Colored Cosmopolitanism: The Shared Struggle for Freedom in the United State and India
by Nico Slate
344 pages. Harvard University Press, 2012.
In Spring 1941, a colored woman boarded the “whites only” car of a segregated train in the American South. Crossing the Louisiana border, she was asked by the ticket collector to move to a colored car or else she “will regret it” (1) She refused and the ticket collector left to get the engineer. When he returned however, he did not ask her to move. He had learned something new. “You are an Asian” he sneered before skulking out of the car (1). He would “not bother her” for the rest of the trip (1).
The woman in question was Kamaladevi Chattopadhyaya, an Indian social reformer and friend of Mohandas Gandhi. Kamaladevi’s refusal to cooperate with the apparatus of Southern segregation was a single episode in a larger solidarity between Indians and African Americans dating back to the late 19th century. African Americans like W.E.B. Du Bois were vocal advocates of Indian independence. Similarly, Gandhi and Jawaharlal Nehru called for an end to racial discrimination against African Americans. In his remarkable book, Colored Cosmopolitanism, Nico Slate traces the history of this solidarity, its roots in race and anti-imperialism, and its limits in the tumultuous middle decades of the 20th century. While Slate’s narrative demonstrates the possibility of long-term transnational solidarities, the enduring lesson of Colored Cosmopolitanism is the difficulty of preserving transnational cooperation in a world of nations and national interests.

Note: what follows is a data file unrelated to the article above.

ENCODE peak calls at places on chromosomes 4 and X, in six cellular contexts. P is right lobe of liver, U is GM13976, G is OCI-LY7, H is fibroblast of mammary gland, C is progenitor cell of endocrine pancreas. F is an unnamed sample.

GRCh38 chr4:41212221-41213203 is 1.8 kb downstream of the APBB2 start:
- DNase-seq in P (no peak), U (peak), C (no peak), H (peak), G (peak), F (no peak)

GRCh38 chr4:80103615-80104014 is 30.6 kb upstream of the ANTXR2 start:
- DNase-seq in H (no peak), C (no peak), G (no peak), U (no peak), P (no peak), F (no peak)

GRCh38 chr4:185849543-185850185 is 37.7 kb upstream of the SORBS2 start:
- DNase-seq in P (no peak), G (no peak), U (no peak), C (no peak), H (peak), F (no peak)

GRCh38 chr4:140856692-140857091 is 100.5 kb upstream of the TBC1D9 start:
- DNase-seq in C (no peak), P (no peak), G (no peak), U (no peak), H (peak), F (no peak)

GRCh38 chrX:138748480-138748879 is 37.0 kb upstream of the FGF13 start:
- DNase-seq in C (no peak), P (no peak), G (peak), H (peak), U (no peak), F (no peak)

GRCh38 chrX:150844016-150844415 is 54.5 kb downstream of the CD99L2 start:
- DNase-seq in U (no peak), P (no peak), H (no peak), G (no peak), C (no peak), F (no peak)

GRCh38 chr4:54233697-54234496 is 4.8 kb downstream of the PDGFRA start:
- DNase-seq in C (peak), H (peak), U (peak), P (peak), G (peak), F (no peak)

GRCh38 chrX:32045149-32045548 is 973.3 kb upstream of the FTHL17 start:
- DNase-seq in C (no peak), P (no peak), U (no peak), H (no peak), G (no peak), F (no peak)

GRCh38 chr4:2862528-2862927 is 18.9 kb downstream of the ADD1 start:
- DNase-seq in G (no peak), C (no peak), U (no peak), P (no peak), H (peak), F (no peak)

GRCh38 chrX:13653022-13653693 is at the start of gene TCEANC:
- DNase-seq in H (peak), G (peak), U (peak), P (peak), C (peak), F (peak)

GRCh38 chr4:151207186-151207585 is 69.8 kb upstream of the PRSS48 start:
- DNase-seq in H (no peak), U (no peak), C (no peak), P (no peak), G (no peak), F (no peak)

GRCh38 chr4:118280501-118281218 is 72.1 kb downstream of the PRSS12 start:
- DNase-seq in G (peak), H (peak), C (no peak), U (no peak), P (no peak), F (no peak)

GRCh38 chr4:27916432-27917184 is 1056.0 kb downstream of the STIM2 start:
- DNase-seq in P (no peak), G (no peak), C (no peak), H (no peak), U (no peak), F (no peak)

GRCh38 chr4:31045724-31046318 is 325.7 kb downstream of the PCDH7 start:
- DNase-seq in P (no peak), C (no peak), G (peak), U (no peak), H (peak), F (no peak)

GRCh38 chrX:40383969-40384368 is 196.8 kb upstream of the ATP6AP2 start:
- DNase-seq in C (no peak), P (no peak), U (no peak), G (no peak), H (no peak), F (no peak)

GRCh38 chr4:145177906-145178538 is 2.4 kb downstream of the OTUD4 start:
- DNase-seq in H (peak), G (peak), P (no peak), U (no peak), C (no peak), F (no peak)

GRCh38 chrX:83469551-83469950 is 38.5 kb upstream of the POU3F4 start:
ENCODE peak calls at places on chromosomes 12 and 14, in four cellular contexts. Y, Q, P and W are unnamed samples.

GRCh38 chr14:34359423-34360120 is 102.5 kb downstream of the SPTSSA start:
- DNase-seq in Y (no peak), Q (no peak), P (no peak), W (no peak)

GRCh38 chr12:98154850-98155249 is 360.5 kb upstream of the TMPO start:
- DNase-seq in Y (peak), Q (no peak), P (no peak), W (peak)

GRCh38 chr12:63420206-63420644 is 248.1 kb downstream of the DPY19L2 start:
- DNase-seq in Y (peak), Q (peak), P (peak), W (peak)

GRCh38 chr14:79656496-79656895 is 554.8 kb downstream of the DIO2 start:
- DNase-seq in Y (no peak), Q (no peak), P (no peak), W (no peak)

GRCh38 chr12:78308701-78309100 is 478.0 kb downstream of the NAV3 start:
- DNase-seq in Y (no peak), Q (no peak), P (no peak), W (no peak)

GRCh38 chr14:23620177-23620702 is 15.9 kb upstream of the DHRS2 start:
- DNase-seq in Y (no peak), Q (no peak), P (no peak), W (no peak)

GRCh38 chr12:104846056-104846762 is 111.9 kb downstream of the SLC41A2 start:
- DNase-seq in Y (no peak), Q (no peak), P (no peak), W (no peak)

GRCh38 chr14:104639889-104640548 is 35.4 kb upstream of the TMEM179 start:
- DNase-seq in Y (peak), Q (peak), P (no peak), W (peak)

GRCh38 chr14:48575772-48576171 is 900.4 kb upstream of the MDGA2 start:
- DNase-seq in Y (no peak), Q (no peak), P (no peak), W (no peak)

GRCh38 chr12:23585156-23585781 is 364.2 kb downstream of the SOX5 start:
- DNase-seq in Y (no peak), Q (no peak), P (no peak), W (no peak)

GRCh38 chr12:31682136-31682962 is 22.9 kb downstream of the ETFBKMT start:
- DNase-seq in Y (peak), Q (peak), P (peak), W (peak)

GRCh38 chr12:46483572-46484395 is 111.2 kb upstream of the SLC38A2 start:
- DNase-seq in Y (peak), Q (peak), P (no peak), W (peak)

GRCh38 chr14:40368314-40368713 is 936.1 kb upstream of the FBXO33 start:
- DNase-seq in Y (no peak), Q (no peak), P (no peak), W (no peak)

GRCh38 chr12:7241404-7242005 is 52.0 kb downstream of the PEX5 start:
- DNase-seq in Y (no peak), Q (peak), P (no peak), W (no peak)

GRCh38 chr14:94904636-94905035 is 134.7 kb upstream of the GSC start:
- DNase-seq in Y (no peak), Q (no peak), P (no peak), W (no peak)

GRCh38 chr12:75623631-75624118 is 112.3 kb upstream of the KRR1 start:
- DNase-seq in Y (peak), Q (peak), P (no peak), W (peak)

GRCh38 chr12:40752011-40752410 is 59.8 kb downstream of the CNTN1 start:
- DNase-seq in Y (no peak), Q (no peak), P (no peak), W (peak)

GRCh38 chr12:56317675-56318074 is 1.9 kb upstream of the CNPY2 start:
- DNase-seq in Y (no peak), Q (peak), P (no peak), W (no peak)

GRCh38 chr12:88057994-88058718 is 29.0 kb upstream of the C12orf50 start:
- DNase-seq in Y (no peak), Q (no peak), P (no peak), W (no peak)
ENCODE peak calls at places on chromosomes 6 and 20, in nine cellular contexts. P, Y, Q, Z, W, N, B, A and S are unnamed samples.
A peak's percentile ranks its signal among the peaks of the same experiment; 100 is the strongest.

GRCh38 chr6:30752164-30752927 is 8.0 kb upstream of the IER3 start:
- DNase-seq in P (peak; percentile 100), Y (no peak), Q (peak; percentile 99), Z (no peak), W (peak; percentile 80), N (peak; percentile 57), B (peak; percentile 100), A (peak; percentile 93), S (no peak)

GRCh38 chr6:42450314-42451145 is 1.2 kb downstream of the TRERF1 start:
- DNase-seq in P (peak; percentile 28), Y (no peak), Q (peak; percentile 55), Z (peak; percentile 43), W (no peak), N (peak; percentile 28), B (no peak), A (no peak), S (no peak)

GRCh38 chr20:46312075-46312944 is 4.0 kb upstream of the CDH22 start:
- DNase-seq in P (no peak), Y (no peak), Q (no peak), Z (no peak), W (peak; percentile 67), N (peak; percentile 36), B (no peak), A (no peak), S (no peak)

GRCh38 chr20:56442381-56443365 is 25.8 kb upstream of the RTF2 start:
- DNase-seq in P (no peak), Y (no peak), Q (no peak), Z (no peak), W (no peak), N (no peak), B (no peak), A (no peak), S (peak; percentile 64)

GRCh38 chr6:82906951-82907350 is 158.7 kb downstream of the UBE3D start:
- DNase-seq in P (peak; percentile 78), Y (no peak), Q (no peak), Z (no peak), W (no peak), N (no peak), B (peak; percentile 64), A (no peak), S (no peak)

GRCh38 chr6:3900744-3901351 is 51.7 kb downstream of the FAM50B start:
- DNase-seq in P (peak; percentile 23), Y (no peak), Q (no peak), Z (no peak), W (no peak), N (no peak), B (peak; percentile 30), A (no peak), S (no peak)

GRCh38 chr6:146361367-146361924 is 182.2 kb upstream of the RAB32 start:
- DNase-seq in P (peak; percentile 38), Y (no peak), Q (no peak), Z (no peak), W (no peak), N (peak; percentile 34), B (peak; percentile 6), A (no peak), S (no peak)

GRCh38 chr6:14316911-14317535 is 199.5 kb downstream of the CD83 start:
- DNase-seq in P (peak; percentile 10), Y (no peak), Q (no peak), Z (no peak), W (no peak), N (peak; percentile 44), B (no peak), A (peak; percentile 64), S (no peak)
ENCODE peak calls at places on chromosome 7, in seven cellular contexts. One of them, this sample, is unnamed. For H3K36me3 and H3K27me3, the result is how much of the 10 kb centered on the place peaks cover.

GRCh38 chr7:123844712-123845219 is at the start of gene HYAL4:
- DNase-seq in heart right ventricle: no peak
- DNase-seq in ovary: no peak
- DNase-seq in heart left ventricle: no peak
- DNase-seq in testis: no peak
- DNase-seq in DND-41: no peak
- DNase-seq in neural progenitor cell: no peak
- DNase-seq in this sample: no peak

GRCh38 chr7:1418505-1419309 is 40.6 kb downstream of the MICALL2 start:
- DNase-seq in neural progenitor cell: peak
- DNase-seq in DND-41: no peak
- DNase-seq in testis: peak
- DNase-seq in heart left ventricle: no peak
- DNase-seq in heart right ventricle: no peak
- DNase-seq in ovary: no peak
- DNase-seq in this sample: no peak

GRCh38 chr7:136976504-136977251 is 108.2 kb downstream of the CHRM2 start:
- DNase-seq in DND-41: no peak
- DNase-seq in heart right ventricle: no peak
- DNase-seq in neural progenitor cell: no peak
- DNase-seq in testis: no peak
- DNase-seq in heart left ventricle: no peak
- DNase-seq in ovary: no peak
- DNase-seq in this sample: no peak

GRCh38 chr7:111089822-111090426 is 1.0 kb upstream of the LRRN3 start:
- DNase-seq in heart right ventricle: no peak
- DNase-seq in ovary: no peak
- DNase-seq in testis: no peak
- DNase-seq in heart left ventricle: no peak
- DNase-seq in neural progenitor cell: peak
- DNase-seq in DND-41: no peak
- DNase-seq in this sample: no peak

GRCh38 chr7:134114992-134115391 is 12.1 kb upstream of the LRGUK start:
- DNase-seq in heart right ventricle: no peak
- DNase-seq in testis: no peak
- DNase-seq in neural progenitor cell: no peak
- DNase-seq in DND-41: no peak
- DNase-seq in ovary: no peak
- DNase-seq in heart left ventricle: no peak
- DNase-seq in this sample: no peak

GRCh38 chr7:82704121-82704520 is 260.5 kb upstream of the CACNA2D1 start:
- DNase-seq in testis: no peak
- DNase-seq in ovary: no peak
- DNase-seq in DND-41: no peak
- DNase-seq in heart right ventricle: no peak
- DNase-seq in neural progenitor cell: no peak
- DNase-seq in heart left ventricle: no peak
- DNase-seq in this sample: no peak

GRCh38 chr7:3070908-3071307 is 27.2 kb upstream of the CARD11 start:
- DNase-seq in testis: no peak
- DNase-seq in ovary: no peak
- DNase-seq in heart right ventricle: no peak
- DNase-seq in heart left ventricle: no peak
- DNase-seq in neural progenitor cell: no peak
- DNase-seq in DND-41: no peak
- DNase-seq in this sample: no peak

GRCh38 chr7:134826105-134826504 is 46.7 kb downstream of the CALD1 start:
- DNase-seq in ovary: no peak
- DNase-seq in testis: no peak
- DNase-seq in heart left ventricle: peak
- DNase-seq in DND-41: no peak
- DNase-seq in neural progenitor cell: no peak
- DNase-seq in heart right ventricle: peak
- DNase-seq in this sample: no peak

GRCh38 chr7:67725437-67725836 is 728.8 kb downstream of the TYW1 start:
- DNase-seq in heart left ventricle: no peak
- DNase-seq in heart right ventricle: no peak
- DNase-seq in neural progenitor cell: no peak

At the core of Slate’s book is the concept of colored cosmopolitanism. He defines colored cosmopolitans as those who “fought for the freedom of the ‘colored world,’ even while calling into question the meanings of both color and freedom” (2). Slate’s story is one of radical contingency. As the case of Kamaladevi demonstrates, race could be a powerful rallying point to combat oppression even while it was an ideology that was used to buttress oppression in the United States and India. A shared colored identity could bring together disparate figures like Mohandas Gandhi and George Washington Carver just as it could divide northern and southern Indians – the former of which sometimes claimed whiteness on the grounds of distant Aryan ancestry. Slate also emphasizes the fluidity of race. Colored identity was not fixed and, as the ambiguous legal position of Indians as a race in the United States attests, subject to pressures from within and without. Domestic anti-immigrant sentiment could lead to Indians being classed with Asians even as Cold War international pressure compelled the United States government to discourage discrimination against Indian diplomats and cultural envoys, particularly in the South.
Slate calls Colored Cosmopolitanism an “interactional history” where “people, ideas, and political pressure flow between regions of the world” (3). Focusing his history on moments of cooperation between Indians and African Americans allows Slate to have a wider temporal framework. The book’s focus on moments of close cooperation is compounded by Slate’s commitment to intellectual history. Most chapters focus on a particular exchange of ideas between Indians and African Americans; for example, the chapter “Soul Force” focuses on Gandhi’s philosophy of satyagraha – nonviolent civil disobedience – and its reception in the United States by intellectuals like W.E.B. Du Bois and Langston Hughes.